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Indian summer

a period of mild, dry weather, usually accompanied by a hazy atmosphere, occurring usually in late October or early November and following a period of colder weather.
Origin of Indian summer
1770-80, Americanism Unabridged
Based on the Random House Dictionary, © Random House, Inc. 2015.
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Examples from the Web for indian-summer
Historical Examples
  • The sun burned crimson in a gray-blue sky through a delicate indian-summer haze, as beautiful as a day-dream in paradise.

  • If there be sun of summer, let him not go out into it, mistaking it for the indian-summer sun!

    Five Tales John Galsworthy
  • They are suffused with the smoky haze of an indian-summer day.

  • She had reached the indian-summer modesty of old married couples.

    In a Little Town Rupert Hughes
  • And above was the peaceful pale blue of an indian-summer sky.

    The Seven Darlings Gouverneur Morris
  • It was a hot, lazy, indian-summer day; and his muscles felt exhausted.

    Princeton Stories Jesse Lynch Williams
  • The day was full of perfect indian-summer sunshine, calm and bracing.

    Steep Trails John Muir
  • It was a beautiful indian-summer day, and he hobbled out into the field for an afternoon's fishing.

  • One indian-summer morning in October, some ladies found the old man sitting on his doorstep smoking a short pipe.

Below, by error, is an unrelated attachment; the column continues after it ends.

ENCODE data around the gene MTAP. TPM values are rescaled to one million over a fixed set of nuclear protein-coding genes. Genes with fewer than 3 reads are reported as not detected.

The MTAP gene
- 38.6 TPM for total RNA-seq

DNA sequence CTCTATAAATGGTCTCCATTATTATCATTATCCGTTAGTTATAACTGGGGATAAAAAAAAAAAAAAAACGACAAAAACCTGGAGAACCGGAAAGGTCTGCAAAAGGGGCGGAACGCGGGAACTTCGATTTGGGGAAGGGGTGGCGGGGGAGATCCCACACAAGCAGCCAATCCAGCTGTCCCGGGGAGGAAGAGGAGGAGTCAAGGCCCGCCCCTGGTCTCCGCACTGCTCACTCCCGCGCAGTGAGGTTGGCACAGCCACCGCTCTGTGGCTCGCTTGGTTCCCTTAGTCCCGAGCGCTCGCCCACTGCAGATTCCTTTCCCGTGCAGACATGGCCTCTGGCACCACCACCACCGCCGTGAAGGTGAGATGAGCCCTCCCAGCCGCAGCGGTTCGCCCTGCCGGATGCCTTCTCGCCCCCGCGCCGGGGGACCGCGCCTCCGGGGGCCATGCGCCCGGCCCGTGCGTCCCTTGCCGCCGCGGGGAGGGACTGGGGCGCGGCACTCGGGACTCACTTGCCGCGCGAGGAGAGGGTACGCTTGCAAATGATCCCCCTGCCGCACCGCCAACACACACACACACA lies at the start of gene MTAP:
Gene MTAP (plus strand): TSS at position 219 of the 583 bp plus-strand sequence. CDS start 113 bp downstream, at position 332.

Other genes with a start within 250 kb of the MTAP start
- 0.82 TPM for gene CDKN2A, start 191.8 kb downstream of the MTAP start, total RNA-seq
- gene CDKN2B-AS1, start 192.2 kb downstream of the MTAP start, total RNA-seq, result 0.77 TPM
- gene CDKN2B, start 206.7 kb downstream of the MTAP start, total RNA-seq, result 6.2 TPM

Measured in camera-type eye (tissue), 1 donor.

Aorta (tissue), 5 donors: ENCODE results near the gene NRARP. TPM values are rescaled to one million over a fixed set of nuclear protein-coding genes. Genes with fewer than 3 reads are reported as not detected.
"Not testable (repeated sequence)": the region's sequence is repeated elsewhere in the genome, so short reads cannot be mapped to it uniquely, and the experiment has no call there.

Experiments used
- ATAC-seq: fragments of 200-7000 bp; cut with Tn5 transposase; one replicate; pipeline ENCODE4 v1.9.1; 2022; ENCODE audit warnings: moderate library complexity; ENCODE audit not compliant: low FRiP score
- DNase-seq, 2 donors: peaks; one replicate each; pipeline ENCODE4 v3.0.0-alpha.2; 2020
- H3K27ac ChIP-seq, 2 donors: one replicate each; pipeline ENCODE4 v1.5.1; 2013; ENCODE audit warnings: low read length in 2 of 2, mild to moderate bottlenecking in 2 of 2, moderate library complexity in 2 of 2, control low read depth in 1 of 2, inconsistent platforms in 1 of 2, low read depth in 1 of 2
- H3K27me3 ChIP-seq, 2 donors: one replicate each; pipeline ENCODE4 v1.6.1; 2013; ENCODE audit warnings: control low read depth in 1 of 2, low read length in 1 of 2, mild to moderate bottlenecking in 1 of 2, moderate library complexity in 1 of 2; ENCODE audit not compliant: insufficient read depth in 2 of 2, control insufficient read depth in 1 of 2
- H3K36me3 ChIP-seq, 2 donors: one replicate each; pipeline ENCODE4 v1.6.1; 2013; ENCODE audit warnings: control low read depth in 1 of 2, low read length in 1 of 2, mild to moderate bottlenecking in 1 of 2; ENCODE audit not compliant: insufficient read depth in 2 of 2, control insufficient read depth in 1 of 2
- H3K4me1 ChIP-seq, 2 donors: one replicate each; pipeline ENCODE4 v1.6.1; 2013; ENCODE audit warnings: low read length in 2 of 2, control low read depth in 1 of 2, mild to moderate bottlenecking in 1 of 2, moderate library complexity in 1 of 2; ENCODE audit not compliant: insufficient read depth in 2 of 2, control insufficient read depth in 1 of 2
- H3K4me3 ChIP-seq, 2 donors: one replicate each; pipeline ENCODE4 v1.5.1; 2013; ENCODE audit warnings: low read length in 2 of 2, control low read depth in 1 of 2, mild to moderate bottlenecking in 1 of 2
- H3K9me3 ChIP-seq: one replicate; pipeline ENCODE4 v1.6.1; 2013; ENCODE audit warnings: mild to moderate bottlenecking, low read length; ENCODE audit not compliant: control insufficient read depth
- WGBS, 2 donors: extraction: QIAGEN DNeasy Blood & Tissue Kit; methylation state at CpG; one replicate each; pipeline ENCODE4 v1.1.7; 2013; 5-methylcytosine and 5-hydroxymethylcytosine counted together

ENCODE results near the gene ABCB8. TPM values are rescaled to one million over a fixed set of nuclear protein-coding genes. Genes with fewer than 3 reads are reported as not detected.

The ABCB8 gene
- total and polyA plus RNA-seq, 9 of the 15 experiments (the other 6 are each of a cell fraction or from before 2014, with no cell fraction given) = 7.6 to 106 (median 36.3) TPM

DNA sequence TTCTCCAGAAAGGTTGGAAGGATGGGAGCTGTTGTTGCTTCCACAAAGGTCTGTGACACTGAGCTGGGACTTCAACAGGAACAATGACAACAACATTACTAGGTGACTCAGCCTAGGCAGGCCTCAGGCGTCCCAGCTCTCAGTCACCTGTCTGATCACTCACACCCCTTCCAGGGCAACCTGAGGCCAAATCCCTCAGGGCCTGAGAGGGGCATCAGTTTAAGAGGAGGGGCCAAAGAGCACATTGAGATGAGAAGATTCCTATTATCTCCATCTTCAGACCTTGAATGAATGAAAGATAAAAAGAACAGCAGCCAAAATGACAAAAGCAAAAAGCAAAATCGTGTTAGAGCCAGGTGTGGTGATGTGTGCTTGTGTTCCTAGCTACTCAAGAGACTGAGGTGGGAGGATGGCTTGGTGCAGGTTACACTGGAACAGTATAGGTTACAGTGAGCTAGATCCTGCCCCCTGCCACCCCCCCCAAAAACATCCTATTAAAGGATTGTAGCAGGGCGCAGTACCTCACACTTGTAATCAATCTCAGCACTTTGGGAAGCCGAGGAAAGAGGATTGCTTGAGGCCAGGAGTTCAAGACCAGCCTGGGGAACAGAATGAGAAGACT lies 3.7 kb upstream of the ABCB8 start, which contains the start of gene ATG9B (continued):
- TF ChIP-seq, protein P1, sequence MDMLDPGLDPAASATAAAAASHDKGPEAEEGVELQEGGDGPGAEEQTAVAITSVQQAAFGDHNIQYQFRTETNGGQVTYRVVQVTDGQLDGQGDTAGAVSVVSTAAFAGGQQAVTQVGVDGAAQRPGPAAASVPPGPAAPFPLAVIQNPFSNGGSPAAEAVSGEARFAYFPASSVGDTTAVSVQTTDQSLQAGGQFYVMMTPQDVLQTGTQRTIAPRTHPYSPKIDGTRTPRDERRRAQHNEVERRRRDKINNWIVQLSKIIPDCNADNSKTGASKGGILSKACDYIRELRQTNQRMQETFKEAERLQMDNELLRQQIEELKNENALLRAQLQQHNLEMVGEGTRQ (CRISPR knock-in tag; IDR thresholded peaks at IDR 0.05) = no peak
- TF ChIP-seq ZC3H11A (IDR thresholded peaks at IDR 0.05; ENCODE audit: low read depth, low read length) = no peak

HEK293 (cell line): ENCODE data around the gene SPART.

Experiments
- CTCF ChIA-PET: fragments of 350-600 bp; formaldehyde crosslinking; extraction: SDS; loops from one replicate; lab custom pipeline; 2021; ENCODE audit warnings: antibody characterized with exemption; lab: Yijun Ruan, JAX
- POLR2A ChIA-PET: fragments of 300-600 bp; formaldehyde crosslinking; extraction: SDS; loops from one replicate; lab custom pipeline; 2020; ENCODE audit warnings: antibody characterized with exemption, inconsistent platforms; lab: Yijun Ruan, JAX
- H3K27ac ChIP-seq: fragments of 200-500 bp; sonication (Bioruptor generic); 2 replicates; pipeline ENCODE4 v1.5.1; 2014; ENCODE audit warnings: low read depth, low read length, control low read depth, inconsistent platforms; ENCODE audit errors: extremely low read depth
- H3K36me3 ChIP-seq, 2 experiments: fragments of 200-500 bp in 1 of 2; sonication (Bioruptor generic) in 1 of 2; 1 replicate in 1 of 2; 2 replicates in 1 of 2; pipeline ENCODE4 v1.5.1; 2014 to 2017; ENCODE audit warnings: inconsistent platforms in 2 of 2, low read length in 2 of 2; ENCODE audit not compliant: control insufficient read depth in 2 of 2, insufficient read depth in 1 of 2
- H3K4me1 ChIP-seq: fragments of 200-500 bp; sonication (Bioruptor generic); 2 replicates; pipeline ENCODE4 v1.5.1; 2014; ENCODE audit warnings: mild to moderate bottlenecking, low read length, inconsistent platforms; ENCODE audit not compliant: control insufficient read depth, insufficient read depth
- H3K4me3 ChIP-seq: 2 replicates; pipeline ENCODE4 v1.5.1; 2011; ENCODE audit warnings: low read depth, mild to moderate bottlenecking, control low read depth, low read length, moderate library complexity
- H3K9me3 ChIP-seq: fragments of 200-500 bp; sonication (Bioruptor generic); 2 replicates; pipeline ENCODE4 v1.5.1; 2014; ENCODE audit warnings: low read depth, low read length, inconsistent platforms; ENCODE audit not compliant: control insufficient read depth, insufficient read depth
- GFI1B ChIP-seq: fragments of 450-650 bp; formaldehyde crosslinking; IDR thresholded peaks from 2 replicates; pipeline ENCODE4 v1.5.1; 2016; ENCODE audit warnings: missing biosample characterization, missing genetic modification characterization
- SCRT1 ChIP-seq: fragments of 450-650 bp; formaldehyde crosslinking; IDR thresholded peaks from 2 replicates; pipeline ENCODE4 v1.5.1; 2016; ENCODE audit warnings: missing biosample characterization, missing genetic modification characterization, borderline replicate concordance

In the Wilderness Charles Dudley Warner
  • There was a flicker of color left on the oaks and maples, and though it was not indian-summer weather it was first cousin to it.

British Dictionary definitions for indian-summer

Indian summer

a period of unusually settled warm weather after the end of summer proper
a period of ease and tranquillity or of renewed productivity towards the end of a person's life or of an epoch
Word Origin
originally US: probably so named because it was first noted in regions occupied by American Indians
Collins English Dictionary - Complete & Unabridged 2012 Digital Edition
© William Collins Sons & Co. Ltd. 1979, 1986 © HarperCollins
Publishers 1998, 2000, 2003, 2005, 2006, 2007, 2009, 2012
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Word Origin and History for indian-summer

Indian summer


"spell of warm weather after the first frost," first recorded 1778, American English, perhaps so called because it was first noted in regions inhabited by Indians, or because the Indians first described it to the Europeans. No evidence connects it with the color of fall leaves or a season of Indian attacks on settlements. It is the American version of British All-Hallows summer, French été de la Saint-Martin (feast day Nov. 11), etc. Also colloquial was St. Luke's summer (or little summer), period of warm weather occurring about St. Luke's day (Oct. 18).

Online Etymology Dictionary, © 2010 Douglas Harper
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indian-summer in Culture

Indian summer definition

A period of unusually warm weather in the fall, often following a seasonable cold spell.

The American Heritage® New Dictionary of Cultural Literacy, Third Edition
Copyright © 2005 by Houghton Mifflin Company.
Published by Houghton Mifflin Company. All rights reserved.
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Idioms and Phrases with indian-summer

Indian summer

A period of mild, sunny weather occurring in late autumn, usually following a seasonable cold spell. For example, We had two whole days of Indian summer this year, and then it turned cold again. [ Late 1700s ]
The American Heritage® Idioms Dictionary
Copyright © 2002, 2001, 1995 by Houghton Mifflin Company. Published by Houghton Mifflin Company.
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